Numbers don’t lie and other myths

Letter to the Editor

John CrockerPaulton, Bristol, U.K.

To the editor:

While I agree with your statement in the February issue of OR/MS Today (Inside Story: “Numbers don’t lie,” page 4) regarding the use that O.R. people make of statistics, I have noticed an increasing number of articles (from other sources) where your three opening statements could very well apply.

One of the most popular races held in the United Kingdom every year is the Grand National. Typically there is a field of 40 starters and they are required to do two circuits of the Aintree (near Liverpool) course comprising of a number of very high or wide fences. To give you an idea of the severity of the course, only 17 of 40 starters made it to the finish line this year.

My colleague found an article in which the author claimed to be able to predict the winner. Nothing new about that, but this one was allegedly written by a mathematician. His analysis of the past 176 races brought him to the conclusion that the winning horse would have a name comprising one word and it would be either eight or 10 letters long starting with one of four letters. He cited four criteria and he gave marks (1-4) for each. The horse with the highest score (13/16) would, he claimed, be this year’s winner. It came in 13th. The one he placed second failed to complete the course after falling at the 12th fence. His third-place pick did, somewhat remarkably, come in third. However, five out of the first six horses all had names comprising two words, not one.

I strongly suspect that if the author had not claimed to be a mathematician no one would have even considered taking it seriously.

Another article claims that people who suffer from hair loss are likely to also suffer from migraines. Apparently this conclusion was reached by reviewing published research. I am willing to concede that the probability of suffering from migraine given you also suffer from hair-loss is marginally higher than if you don’t, or even that the probability of suffering from hair-loss given you also suffer from migraine is also marginally higher, but this is long way from claiming that one is the cause of the other. There must be millions of bald Americans (and not just the eagles) who have never had a migraine headache. Equally, one can imagine of the all the people who suffer from migraines, the vast majority have not lost their hair.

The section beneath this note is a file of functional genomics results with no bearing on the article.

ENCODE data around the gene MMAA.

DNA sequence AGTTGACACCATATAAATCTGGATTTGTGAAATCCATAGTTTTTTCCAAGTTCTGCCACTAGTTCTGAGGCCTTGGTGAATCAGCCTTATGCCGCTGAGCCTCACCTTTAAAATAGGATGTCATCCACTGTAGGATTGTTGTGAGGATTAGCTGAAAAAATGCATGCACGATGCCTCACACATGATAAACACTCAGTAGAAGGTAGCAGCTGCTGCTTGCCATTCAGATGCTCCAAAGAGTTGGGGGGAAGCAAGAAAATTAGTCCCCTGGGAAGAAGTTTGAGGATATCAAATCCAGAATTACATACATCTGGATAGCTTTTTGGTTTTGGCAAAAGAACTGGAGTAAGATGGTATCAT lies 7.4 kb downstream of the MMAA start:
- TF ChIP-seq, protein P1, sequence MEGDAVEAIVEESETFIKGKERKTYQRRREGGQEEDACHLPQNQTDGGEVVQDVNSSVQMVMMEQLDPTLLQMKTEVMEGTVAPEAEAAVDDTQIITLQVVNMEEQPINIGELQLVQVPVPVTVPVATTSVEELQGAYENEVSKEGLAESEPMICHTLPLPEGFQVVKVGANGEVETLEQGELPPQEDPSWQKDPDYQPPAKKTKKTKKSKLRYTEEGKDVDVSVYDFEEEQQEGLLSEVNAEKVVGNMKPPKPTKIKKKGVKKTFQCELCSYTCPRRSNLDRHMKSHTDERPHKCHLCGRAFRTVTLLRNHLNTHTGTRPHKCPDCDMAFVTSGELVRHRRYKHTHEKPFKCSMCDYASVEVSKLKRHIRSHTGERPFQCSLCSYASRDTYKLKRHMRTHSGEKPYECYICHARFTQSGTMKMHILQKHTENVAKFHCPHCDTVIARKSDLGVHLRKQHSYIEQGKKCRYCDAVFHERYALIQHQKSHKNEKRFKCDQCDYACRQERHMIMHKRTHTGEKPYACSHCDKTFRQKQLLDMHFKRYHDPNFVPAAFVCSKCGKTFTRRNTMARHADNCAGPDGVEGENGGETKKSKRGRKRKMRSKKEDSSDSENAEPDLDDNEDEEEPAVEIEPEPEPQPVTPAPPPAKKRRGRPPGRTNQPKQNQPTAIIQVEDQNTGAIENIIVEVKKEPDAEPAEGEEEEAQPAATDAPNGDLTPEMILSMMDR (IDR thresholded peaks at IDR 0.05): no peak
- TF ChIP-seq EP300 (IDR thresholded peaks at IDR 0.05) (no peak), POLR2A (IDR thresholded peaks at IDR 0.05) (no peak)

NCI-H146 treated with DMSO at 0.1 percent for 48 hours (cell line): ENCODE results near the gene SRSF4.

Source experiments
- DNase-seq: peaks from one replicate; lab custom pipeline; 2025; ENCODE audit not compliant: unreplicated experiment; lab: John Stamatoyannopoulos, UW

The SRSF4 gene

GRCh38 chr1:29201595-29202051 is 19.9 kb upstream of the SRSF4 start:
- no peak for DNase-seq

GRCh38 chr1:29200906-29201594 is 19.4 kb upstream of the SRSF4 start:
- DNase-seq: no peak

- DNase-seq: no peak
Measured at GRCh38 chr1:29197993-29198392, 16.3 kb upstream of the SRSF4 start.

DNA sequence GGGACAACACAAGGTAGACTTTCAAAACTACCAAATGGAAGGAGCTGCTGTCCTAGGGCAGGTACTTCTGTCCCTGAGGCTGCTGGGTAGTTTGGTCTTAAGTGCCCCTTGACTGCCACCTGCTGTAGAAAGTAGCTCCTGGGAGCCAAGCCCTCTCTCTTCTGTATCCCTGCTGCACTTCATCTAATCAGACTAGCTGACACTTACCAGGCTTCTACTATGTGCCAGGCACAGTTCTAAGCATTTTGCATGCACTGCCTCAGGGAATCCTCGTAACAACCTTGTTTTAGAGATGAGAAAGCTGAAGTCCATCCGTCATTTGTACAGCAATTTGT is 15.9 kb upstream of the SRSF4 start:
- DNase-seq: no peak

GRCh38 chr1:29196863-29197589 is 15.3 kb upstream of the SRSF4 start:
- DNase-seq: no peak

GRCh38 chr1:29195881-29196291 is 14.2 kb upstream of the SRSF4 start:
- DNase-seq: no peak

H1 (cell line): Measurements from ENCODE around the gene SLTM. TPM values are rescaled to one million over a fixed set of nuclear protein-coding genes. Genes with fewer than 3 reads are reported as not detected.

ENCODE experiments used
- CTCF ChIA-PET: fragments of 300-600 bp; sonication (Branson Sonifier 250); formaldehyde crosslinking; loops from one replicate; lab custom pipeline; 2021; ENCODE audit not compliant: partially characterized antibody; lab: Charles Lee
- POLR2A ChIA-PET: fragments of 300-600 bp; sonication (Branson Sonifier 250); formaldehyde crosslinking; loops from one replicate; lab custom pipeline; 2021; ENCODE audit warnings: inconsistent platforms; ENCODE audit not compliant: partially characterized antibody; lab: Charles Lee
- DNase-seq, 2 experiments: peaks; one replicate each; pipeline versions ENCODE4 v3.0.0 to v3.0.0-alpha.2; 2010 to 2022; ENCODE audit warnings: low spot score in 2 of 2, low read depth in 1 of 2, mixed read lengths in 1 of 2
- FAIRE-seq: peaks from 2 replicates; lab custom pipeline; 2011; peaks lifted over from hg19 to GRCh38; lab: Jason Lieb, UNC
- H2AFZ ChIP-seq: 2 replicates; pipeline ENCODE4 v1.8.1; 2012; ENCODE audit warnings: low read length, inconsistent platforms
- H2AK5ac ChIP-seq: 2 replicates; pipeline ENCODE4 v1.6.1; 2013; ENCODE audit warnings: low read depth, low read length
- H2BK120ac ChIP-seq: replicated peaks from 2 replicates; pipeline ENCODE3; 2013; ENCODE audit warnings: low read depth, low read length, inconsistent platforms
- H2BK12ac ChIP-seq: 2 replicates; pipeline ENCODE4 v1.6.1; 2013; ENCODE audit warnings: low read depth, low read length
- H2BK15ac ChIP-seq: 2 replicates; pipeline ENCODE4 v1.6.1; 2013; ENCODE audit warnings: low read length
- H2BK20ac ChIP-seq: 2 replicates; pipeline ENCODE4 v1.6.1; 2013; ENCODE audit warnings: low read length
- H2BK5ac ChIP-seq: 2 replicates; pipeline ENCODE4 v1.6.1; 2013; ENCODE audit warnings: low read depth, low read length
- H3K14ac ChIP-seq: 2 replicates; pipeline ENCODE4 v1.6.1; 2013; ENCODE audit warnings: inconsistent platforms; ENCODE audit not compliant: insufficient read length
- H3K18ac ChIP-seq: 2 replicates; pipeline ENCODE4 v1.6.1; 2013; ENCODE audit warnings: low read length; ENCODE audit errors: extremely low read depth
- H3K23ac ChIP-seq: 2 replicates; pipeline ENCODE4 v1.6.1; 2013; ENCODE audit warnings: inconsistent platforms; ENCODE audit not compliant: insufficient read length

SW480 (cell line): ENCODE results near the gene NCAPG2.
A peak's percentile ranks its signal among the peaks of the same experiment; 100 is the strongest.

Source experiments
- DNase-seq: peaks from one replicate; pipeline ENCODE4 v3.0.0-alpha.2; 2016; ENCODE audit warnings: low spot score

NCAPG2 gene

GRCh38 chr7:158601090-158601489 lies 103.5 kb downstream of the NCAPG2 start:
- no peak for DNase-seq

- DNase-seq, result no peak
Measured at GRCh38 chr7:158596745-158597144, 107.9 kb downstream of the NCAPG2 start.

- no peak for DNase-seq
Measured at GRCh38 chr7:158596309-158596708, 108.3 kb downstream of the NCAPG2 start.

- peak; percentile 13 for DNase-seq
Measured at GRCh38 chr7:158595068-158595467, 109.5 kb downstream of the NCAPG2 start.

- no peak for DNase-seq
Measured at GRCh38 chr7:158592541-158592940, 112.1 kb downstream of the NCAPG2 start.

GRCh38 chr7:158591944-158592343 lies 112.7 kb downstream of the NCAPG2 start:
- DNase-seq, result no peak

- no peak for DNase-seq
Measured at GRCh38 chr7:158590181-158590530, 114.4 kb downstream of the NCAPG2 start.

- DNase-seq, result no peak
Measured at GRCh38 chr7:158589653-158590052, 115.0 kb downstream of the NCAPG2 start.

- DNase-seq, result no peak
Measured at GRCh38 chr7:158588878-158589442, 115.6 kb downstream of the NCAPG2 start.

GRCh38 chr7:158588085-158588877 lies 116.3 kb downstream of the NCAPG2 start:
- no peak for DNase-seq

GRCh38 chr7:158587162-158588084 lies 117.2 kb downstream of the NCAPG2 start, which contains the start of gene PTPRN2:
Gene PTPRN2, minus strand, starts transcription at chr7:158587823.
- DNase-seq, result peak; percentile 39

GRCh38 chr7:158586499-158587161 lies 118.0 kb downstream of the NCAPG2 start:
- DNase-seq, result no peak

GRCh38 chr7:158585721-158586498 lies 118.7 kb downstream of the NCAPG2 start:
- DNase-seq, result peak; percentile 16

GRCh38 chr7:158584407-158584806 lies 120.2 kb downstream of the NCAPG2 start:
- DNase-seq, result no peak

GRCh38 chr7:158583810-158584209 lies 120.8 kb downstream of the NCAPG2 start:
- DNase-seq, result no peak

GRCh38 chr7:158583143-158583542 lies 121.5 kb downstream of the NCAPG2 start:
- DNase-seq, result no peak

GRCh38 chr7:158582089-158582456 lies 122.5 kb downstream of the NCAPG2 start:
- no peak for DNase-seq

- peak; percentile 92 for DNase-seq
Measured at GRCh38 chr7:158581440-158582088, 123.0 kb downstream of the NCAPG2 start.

If you look hard enough for a correlation, there is a very good chance you will find one, but just because data from two variables show a correlation does not mean that there is a causal relationship. Humans are extremely loath to accept that a coincidence is anything more than a random chance. Complementary medicine and most religions depend on us believing that coincidences cannot be random, unconnected events. If I trip over, I will probably think nothing of it. But if I trip over and it happens to be Friday the 13th, or that I have just walked under a ladder or that I have just seen a lone magpie or any of a million such superstitions then I am likely to link these two events and hence further substantiate the superstition. If I am particularly superstitious, then after tripping over, I am likely to go back through my memory to try to relate it to one of the above events (even though it may have happened several days ago). There is no time limit with the possible exception of Friday the 13th.

There is an extremely good reason for insisting that drug trials are done double-blind. It is all too easy to ignore such concerns when trawling the Internet or using an analytics tool. I would not be at all surprised if by entering the right keywords one could find a correlation between migraine and Republican voters and, surprise, surprise, by changing the keywords, a similar correlation between migraine and Democrat voters.

Dr. John Crocker is a Fellow of the OR Society (United Kingdom) and editor of Inside OR.